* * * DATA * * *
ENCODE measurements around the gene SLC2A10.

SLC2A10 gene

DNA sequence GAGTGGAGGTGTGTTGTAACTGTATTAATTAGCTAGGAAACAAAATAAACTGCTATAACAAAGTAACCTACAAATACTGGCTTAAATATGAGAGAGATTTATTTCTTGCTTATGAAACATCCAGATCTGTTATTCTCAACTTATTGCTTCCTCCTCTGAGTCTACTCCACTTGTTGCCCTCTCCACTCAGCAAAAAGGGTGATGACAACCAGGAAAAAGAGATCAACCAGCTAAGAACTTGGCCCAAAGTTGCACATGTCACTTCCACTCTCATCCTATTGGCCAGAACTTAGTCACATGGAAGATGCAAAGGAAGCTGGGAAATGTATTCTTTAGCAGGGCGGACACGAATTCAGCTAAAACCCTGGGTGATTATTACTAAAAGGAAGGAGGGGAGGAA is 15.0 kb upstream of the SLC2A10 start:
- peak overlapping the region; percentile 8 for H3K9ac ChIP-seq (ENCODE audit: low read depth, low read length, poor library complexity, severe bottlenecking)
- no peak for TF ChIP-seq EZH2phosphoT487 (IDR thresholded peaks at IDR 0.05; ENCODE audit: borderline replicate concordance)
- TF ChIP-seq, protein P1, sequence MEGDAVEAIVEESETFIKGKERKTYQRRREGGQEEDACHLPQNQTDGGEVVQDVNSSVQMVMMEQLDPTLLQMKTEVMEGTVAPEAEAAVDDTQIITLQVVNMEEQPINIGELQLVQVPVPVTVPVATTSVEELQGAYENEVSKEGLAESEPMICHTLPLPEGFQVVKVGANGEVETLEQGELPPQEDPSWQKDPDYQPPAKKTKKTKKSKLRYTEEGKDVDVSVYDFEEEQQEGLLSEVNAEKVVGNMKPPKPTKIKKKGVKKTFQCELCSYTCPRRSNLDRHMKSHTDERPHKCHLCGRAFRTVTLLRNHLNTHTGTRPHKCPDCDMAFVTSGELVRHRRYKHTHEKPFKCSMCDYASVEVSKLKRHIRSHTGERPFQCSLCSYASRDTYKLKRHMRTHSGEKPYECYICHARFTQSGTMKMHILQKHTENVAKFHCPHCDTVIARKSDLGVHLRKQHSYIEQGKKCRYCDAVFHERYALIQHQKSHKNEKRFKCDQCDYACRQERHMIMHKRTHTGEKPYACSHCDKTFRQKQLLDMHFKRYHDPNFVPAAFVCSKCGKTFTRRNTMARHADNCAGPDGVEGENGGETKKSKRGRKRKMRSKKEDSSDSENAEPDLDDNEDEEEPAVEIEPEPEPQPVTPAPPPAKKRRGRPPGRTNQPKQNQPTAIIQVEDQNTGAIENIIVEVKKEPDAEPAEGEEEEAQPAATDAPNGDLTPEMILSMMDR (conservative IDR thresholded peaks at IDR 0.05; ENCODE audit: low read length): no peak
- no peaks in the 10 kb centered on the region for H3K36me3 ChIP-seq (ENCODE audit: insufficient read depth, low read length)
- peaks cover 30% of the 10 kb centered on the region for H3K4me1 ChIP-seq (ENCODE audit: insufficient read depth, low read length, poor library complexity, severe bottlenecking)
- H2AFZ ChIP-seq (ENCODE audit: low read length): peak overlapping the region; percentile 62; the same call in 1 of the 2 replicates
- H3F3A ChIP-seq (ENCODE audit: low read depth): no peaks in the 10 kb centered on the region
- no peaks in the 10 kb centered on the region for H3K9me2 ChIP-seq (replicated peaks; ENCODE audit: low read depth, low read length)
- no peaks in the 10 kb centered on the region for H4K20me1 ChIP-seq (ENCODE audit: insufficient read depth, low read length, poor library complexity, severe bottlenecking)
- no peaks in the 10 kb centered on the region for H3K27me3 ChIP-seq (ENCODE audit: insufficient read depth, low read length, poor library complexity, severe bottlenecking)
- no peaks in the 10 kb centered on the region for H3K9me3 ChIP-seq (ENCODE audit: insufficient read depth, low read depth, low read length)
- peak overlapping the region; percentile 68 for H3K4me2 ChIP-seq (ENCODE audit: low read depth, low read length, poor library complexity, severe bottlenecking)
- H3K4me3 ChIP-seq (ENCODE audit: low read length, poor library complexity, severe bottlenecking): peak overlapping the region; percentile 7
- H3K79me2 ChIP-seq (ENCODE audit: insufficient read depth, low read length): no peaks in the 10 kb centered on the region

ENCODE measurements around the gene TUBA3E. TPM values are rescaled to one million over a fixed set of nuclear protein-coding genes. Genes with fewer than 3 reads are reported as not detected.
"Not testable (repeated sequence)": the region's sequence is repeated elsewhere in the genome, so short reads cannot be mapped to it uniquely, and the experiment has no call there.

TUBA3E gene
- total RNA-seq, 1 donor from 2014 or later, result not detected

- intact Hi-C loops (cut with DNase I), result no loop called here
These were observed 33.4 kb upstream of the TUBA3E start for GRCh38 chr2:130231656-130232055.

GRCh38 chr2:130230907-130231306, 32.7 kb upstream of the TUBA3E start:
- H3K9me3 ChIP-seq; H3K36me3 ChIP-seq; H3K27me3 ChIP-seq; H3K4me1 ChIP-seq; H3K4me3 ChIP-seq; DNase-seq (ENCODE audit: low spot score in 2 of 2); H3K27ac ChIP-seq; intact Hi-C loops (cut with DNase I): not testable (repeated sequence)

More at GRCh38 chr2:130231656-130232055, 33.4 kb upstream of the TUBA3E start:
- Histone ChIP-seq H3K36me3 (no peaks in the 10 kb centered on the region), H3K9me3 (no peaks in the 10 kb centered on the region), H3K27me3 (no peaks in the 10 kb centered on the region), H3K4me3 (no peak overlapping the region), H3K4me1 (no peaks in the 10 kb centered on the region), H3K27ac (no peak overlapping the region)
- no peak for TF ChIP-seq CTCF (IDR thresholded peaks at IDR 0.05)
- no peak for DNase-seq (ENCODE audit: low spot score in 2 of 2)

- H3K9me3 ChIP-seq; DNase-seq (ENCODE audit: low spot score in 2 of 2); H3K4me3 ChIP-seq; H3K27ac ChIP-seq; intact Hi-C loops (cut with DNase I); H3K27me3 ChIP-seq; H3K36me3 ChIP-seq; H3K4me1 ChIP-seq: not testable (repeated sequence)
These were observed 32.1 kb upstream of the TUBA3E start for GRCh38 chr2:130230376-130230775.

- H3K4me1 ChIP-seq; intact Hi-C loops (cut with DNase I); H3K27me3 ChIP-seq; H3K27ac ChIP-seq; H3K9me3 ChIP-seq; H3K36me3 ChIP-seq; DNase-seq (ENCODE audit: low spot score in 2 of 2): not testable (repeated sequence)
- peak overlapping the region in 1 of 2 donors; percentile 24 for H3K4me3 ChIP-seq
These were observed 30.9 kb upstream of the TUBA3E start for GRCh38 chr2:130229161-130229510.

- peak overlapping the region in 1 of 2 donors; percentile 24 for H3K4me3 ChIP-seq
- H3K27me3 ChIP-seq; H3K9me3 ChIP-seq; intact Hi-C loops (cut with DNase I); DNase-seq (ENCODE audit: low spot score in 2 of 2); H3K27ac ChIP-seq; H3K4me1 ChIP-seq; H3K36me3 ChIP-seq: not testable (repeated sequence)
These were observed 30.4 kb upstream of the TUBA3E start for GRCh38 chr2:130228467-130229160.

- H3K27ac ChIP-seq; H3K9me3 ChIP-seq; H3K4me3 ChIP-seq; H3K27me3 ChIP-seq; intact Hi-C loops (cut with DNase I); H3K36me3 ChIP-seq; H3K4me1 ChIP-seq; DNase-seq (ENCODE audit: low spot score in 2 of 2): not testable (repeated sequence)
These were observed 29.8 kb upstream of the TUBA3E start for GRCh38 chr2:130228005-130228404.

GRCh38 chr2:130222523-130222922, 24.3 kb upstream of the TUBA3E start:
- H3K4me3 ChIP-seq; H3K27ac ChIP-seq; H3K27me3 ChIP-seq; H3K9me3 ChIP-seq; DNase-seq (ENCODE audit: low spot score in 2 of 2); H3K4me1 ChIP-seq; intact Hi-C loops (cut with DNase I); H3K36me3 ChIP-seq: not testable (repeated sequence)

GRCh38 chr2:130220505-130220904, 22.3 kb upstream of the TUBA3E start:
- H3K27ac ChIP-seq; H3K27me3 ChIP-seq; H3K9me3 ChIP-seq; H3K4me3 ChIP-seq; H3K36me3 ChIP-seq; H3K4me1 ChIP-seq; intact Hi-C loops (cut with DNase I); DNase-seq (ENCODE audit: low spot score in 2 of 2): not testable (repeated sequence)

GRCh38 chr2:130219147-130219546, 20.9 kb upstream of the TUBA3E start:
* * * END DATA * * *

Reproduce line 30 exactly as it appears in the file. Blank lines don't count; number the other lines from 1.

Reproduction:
- H3K9me3 ChIP-seq; DNase-seq (ENCODE audit: low spot score in 2 of 2); H3K4me3 ChIP-seq; H3K27ac ChIP-seq; intact Hi-C loops (cut with DNase I); H3K27me3 ChIP-seq; H3K36me3 ChIP-seq; H3K4me1 ChIP-seq: not testable (repeated sequence)